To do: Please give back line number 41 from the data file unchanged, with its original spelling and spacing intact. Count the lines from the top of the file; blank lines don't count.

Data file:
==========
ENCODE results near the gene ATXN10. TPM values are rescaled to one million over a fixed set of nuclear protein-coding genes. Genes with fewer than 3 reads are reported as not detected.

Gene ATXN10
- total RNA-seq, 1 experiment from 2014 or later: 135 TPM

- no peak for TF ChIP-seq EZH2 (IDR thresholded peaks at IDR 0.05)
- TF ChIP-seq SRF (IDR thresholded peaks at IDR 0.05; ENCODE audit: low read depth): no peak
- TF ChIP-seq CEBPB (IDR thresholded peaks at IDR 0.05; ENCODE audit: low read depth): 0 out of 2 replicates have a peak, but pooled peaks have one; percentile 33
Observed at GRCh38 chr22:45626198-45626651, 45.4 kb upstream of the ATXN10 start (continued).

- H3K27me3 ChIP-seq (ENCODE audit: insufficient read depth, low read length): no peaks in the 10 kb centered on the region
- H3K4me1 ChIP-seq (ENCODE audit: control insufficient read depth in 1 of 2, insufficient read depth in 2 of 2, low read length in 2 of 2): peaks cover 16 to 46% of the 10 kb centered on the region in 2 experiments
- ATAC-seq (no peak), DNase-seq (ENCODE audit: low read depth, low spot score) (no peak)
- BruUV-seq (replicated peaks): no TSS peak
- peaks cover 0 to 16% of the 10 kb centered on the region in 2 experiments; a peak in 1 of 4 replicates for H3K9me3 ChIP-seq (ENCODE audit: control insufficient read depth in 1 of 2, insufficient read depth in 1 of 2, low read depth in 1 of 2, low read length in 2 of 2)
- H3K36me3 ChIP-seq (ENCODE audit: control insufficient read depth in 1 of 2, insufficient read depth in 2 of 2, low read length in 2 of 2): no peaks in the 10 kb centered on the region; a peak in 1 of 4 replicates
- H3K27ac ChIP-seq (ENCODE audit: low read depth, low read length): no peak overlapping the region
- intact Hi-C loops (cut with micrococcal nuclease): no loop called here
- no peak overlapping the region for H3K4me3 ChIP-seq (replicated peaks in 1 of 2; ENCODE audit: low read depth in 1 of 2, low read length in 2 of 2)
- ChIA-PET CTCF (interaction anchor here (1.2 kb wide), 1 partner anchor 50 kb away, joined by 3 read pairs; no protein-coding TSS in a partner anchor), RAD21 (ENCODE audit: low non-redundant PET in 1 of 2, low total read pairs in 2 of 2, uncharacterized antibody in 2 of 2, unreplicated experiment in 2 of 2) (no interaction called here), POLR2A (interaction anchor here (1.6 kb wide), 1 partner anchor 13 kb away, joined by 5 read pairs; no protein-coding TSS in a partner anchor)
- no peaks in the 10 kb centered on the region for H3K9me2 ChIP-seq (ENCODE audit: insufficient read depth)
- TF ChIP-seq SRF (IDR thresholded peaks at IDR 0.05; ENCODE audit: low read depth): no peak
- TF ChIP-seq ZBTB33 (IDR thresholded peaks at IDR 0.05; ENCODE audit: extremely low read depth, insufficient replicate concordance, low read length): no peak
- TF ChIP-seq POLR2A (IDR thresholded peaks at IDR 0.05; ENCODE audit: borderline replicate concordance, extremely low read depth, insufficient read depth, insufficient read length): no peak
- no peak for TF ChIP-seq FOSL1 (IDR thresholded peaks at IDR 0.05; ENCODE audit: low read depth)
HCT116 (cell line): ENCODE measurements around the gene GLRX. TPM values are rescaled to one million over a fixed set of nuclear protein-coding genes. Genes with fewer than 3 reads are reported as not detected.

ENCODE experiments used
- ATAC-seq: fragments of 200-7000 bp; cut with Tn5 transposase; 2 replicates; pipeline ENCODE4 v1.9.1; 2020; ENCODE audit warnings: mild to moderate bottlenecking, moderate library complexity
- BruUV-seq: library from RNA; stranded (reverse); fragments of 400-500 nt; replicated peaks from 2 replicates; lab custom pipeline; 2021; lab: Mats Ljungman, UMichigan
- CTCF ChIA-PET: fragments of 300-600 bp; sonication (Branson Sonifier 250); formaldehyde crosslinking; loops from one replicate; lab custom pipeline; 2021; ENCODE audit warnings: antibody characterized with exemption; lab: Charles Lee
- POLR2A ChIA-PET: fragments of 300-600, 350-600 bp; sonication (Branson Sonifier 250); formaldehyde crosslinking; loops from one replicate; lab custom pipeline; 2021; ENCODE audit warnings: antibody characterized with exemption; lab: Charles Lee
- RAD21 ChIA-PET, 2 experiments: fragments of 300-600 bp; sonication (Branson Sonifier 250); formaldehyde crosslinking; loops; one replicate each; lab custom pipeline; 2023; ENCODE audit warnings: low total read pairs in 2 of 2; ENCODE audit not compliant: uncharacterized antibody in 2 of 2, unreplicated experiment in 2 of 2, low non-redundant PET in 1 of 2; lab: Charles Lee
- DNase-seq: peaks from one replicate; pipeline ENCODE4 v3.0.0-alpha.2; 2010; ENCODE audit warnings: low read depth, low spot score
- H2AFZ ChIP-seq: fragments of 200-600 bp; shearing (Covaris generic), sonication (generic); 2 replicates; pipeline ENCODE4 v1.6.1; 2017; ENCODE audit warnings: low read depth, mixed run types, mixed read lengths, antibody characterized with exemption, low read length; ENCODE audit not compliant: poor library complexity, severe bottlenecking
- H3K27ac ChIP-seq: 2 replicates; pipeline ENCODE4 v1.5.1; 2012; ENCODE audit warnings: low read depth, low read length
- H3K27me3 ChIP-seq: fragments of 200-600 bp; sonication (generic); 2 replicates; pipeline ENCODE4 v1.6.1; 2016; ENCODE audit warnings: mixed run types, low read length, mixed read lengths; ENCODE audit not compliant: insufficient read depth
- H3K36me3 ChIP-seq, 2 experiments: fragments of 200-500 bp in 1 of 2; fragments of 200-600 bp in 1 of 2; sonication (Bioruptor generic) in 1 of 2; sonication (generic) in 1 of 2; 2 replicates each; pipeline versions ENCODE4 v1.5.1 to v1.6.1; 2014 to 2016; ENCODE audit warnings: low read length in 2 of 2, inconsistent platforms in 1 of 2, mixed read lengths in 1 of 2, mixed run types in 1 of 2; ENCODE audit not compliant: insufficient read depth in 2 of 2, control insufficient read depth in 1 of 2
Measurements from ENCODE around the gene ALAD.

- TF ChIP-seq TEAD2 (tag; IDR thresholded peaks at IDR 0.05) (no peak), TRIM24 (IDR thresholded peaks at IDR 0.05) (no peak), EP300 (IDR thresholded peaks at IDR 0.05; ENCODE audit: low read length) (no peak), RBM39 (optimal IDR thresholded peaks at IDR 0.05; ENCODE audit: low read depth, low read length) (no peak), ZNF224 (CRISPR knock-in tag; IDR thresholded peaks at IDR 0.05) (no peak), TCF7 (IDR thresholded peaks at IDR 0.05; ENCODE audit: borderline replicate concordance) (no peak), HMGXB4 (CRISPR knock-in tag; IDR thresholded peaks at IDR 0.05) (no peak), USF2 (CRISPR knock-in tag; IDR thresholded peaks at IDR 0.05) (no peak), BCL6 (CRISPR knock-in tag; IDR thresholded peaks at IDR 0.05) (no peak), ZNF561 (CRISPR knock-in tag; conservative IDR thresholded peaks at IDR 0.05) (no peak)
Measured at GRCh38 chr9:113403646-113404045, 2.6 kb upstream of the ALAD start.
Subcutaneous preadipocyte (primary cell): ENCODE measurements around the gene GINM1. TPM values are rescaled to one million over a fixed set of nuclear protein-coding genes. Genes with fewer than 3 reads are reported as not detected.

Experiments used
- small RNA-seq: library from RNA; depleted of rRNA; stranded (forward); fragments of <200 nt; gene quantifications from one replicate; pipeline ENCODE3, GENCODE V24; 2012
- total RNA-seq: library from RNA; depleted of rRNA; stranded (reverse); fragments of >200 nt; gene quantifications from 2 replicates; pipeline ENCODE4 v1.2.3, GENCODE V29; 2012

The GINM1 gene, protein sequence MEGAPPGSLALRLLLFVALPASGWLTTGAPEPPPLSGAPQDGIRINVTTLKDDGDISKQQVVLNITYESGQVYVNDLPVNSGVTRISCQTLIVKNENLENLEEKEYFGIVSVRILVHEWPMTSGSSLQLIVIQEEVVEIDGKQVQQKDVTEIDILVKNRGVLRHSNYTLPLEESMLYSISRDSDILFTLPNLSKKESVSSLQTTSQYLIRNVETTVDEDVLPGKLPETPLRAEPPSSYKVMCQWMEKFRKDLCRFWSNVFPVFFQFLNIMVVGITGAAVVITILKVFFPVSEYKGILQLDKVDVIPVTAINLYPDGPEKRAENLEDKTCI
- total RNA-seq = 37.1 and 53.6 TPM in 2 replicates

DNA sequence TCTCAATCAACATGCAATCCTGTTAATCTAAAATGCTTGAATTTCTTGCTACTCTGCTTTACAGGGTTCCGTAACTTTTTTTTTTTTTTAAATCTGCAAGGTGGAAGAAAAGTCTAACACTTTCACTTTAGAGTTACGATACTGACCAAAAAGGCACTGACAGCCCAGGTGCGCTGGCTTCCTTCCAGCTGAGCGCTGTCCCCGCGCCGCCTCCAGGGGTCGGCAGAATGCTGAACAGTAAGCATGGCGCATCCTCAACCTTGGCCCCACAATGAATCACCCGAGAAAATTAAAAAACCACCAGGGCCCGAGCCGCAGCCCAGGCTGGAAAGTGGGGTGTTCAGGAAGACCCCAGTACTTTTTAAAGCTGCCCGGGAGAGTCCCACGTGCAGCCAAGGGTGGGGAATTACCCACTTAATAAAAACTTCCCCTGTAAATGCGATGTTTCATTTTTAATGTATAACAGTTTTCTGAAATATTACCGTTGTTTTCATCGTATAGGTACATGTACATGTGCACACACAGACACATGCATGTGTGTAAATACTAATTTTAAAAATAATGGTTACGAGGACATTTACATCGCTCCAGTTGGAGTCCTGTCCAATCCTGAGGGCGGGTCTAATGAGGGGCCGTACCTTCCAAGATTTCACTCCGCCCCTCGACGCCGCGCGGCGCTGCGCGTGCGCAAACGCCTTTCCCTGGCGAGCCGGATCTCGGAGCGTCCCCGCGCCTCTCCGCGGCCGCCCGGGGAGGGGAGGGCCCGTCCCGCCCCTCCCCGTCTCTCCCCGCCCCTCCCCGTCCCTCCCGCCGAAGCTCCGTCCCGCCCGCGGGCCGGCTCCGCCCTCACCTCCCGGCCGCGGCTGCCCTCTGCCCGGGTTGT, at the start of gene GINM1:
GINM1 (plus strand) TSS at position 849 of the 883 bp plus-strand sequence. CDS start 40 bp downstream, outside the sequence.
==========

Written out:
- total RNA-seq: library from RNA; depleted of rRNA; stranded (reverse); fragments of >200 nt; gene quantifications from 2 replicates; pipeline ENCODE4 v1.2.3, GENCODE V29; 2012